BOOM 4 Nachtrieb’s breakout success is bright, sly, and pyrotechnically witty in its explorations of life’s beginnings and endings. It seems the perfect vehicle to set off Next’s 29th season, whipped up lightly enough to not overwhelm an audience, but intellectually proficient and adept enough to knowingly raise the stakes regarding human existence. What goes missing, strangely, is the human connection–one of those little ineffable things that make human life worth living.

I say “strangely” because connection is precisely what the lead male character, Jules (John Stokvis) wants and what he expects to attain with Jo (Kelly O’Sullivan)—but under extreme duress. What makes Jules, a marine biologist, less like a thoroughly evil villain and more “the nutty professor” is that he commits his crimes on the pretense of saving the human race from extinction. He has calculated that a comet of unknown origin will strike the earth, extinguishing all life, and he needs a female companion with which to reset human existence.

In order to establish credibility for his dry, purely scientific motivations, a joke is pounded home that Jules is “a homosexual.” The impregnation of Jo, the jaded, world-weary journalism major Jules lures to his lab via craigslist, could take place by “intensive coupling” or by more antiseptic means. That is if Jo would allow that to happen—which, understandably she doesn’t. Instead, she feels compelled to hurl herself tens of thousands of times against the force-field reinforced lab door, by which they are both imprisoned once the comet strikes.

While her sentiments are understandable, this component strains credulity the most, since there really is only so much electroshock that a straight girl can take.

The cast executes this farce with precision and verve. Its rapid-fire, whip-smart dialogue encompasses everything from modern dating and sexuality to the random chance to the rationales of hope pitted against despair or disillusionment. Perhaps the most brilliant exposition of Nachtrieb’s powers is the full-on rant that bursts forth from Jules, exasperated with Jo’s unrelenting, snarky pessimism. Stokvis delivers it with an almost joyful fury.

BOOM 2 BOOM 1-1

Finally, the audience is further distanced from the play when it is revealed to be a set piece within a futuristic museum. Directed by Barbara (Shannon Hoag), the museum piece’s curator, the play’s themes are further filtered and commented upon, while sprinkled generously with her complaints about the museum’s management.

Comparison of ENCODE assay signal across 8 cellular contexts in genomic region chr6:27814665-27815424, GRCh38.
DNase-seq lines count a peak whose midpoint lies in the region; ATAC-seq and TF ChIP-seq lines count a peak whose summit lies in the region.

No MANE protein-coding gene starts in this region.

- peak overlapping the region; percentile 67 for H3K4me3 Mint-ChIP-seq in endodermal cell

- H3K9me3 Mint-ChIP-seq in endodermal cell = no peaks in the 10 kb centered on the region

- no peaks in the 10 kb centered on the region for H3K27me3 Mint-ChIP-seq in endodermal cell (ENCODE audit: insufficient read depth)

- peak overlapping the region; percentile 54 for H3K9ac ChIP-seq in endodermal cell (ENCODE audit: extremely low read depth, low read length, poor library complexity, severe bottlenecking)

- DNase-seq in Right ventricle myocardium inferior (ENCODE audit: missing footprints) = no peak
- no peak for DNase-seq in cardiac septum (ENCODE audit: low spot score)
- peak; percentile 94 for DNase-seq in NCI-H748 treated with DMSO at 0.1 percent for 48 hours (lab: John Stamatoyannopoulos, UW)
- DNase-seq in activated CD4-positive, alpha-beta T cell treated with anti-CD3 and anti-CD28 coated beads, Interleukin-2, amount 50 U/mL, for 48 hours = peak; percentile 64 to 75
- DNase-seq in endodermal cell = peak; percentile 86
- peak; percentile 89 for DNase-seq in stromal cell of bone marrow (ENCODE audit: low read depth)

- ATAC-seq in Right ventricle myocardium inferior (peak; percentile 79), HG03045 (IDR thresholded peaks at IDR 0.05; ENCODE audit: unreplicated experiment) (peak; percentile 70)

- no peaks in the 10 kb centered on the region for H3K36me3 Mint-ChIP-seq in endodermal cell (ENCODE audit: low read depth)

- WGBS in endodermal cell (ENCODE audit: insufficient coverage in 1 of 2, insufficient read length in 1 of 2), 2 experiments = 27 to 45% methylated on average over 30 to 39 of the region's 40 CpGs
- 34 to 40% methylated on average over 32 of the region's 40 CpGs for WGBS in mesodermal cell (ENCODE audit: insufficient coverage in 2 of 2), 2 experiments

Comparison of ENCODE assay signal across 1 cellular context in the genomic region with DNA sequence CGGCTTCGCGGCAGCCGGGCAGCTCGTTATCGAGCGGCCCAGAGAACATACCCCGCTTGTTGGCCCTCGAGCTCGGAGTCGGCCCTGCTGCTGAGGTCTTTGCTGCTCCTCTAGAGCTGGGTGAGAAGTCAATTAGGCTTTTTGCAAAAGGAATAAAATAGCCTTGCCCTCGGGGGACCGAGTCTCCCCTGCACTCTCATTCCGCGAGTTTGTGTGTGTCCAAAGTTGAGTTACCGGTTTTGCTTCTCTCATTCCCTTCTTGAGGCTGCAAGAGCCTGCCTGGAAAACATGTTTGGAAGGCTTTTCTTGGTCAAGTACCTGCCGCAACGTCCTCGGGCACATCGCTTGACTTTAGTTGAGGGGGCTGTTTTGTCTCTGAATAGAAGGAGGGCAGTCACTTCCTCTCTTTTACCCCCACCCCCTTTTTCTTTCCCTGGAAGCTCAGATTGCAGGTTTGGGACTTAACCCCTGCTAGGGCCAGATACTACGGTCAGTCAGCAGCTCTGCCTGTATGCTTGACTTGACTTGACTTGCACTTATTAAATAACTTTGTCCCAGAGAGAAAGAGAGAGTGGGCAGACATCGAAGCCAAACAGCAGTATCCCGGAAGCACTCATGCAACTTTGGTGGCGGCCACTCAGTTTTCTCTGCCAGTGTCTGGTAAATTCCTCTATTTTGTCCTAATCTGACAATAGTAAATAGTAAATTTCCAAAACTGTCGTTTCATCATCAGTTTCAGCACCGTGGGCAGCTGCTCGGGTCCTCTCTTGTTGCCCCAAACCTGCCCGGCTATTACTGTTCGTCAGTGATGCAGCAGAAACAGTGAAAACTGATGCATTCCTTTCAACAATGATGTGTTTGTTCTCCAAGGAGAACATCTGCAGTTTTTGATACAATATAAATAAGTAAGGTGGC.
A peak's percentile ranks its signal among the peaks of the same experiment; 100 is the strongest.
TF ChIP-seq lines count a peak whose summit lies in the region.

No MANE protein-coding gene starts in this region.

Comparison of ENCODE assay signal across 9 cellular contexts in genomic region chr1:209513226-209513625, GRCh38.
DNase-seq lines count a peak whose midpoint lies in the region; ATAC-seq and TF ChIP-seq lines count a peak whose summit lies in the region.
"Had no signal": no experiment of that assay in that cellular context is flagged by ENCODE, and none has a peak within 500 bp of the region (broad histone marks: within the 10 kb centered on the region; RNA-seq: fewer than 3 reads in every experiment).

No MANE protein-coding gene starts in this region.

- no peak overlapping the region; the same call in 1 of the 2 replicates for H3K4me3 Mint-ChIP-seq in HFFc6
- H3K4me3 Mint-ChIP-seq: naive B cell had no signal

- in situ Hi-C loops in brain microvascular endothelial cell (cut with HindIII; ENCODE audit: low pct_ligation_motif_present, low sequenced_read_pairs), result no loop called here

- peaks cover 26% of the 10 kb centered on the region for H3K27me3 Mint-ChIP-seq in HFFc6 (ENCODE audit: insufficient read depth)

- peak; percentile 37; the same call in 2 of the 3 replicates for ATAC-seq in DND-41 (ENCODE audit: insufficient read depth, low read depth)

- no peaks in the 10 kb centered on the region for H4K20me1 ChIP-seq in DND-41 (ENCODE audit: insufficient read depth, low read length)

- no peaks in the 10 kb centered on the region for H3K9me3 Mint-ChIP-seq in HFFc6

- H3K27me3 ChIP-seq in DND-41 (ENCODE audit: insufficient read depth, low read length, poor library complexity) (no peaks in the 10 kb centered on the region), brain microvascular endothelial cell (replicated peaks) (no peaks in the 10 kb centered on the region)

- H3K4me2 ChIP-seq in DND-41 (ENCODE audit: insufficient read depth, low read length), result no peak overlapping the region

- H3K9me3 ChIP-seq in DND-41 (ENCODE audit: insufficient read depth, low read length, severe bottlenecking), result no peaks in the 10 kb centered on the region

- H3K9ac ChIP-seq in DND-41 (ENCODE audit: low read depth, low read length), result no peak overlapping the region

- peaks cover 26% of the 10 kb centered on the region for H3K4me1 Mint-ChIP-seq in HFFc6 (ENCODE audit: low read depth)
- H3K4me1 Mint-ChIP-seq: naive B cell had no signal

Hoag delivers the strongest comic performance of the evening as Barbara and her line, “I wish I had more control,” is probably the play’s quintessential through-line. Layers upon layers of control issues run throughout the play, regarding the characters, humanity’s fight for survival–hell, even each character’s individual struggle for personal vindication is madly fraught with control issues.

BOOM 3 However, even if one manages to gain some control and by that control procure survival, there is still no guarantee of the quality of outcomes.

For instance, you can make people do things, but you cannot make them want to do them. It is that which makes the moment of connection between Jules and Jo so forced and without credibility, even in a farce like this one. Certainly, there’s such a thing as Stockholm syndrome, wherein a hostage ultimately becomes loyal and emotionally attached to the abductor. But attachment, loyalty, romance or connection that is not freely given lacks all savor, especially in a comedy.

Prior to the comet destroying everything, both Jules and Jo lament, in their own ways, the lack of human connection in their contemporary lives. This may be their only common bond. Yet if there is no real future for human connection, at least as represented by these characters, why should we care, not just if they will go on, but also if they have lived at all?

 Rating: ««½

 

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Strawdog Theatre announces new artistic staff and ensemble members

strawdog

As part of their ongoing celebration of 22 years(!) in Chicago theatre, Strawdog Theatre Company proudly announces the hiring of new Managing Director Hank Boland, new General Manager Cortney Hurley, the addition of four new ensemble members: Amy Dunlap, Paul Fagen, Mike Przygoda and Justine C. Turner and the appointment of Matt Hawkins as Strawdog Artistic Associate and Resident Director.